How to finish your home DIY projects – motivating methods to hold yourself accountable

Don't DNF your DIYs – these four motivating tips will ensure no project is left abandoned

Someone rolling orange paint onto a white dresser
(Image credit: FreshSplash via Getty Images)

It's so easy to start a home DIY project – full of excitement and motivation to make a drastic transformation to our homes. 

However, halfway through, when excitement and energy wanes, it is just as easy to abandon it, resulting in half-finished projects and increasing frustration whenever it gets in the way.

These four tips for finished home DIY projects will ensure that nothing is abandoned in your home again – with expert tricks to hold yourself accountable.  

How to finish your home DIY projects

Whether you are doing a fun craft to pass the time or are toiling on a DIY project that will elevate your home, seeing it through to the end is a must if you want to develop your skills, improve your space, and get that sense of accomplishment that will spur you on to complete other tasks and projects around your home.  

1. Set a realistic project schedule

Someone drawing out a room plan

(Image credit: Roofing Megastore)

'No matter the scale of your project, it can be beneficial to plan it out with the same level of detail as if you were renovating a house,' suggests Jonathan Klemm, Founder, CEO and contractor at Quality Builders. This means plotting out your timeframe, budget, tools, and helpers if you have them. It is almost like you are employing yourself to actualize your vision:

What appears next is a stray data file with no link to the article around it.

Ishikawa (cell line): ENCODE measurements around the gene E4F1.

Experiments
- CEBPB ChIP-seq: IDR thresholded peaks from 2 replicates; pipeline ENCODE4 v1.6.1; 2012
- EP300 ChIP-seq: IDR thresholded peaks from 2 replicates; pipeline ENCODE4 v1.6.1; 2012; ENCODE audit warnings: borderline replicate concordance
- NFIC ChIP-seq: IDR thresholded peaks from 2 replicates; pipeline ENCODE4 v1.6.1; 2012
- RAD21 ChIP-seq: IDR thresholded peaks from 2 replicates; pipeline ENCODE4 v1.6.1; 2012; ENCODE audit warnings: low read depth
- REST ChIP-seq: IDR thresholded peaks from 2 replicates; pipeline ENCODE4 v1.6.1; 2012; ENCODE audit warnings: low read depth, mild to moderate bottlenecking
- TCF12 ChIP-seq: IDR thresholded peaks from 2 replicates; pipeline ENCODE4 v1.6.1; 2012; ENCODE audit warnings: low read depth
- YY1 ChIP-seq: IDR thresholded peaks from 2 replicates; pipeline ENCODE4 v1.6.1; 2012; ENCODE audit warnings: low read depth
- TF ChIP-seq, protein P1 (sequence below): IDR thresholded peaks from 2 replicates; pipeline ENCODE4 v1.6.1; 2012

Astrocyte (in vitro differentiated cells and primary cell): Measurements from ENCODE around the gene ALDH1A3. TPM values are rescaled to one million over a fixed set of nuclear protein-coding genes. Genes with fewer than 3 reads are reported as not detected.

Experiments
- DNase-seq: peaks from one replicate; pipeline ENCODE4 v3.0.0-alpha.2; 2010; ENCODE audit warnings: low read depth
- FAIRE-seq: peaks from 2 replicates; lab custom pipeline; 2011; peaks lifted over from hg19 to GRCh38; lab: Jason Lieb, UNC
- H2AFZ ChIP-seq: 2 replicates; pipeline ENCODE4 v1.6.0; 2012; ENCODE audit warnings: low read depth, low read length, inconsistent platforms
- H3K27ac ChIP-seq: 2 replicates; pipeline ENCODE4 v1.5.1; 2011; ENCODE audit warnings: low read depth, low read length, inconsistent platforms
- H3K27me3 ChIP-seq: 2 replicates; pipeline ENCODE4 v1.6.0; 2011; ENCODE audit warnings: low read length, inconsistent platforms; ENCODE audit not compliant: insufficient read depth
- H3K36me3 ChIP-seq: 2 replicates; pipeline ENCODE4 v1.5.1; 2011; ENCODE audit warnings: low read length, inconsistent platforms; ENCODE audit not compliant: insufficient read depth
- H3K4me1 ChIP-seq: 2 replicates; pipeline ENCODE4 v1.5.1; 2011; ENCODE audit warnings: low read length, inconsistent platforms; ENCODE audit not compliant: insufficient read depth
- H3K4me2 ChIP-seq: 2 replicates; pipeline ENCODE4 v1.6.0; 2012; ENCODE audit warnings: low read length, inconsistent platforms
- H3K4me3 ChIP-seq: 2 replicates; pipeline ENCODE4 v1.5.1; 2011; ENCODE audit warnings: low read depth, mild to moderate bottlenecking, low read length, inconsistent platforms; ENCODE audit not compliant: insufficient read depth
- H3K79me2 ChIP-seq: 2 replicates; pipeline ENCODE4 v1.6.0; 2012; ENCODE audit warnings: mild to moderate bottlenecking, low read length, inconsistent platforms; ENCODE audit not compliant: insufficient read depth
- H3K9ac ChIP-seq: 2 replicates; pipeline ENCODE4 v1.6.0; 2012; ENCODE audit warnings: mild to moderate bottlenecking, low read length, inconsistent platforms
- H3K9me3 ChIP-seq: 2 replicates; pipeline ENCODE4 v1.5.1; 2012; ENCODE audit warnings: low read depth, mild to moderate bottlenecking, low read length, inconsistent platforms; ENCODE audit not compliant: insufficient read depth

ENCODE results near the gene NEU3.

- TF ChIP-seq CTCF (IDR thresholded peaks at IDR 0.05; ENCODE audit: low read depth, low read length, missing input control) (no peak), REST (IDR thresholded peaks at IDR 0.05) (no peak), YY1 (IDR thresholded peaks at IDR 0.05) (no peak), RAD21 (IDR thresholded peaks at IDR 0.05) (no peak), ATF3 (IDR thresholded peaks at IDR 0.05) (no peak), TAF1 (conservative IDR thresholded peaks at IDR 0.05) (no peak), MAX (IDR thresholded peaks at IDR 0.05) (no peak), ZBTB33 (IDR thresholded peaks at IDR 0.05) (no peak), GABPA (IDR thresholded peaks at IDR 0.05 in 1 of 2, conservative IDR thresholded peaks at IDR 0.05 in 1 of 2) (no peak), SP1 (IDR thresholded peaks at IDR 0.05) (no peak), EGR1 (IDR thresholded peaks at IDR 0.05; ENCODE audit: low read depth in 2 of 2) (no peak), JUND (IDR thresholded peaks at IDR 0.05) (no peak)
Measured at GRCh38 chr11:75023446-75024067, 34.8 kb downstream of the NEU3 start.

‘One of the best tips I can give is to have a realistic project schedule that considers your available time, resources, and budget. How would that look on a real project? Let's say you want to freshen up the paint in your home. So you look at how much time will be needed and add a buffer to that. If you estimate two days, add one more day.

‘If you're going to have a helper, ensure you've got their commitment down. Another great tip is to ask for another day/time that works for them in case they get busy.

‘Then, consider your budget. How much are those paints, brushes, tape, and dropcloths going to cost? Add all that up and again, give yourself a bit of a buffer. Your final plan should have all this information written out with dates and time frames.’

Jonathan recommends writing down actual dates and deadlines on your plan to push yourself to meet your targets. ‘It's amazing how productive we can be if we have a project schedule like the pros/experts, which serves as a guide for when we are going to start, when we expect to finish, what resources we need, etc.’ 

DIY Project Planner & Sketchbook | View at Amazon

DIY Project Planner & Sketchbook | <a href="https://target.georiot.com/Proxy.ashx?tsid=107655&GR_URL=https%3A%2F%2Famazon.com%2Fdp%2FB09X529F1C%3Ftag%3Dhawk-future-20%26ascsubtag%3Dhawk-custom-tracking-20" data-link-merchant="Amazon US"" target="_blank" rel="nofollow">View at Amazon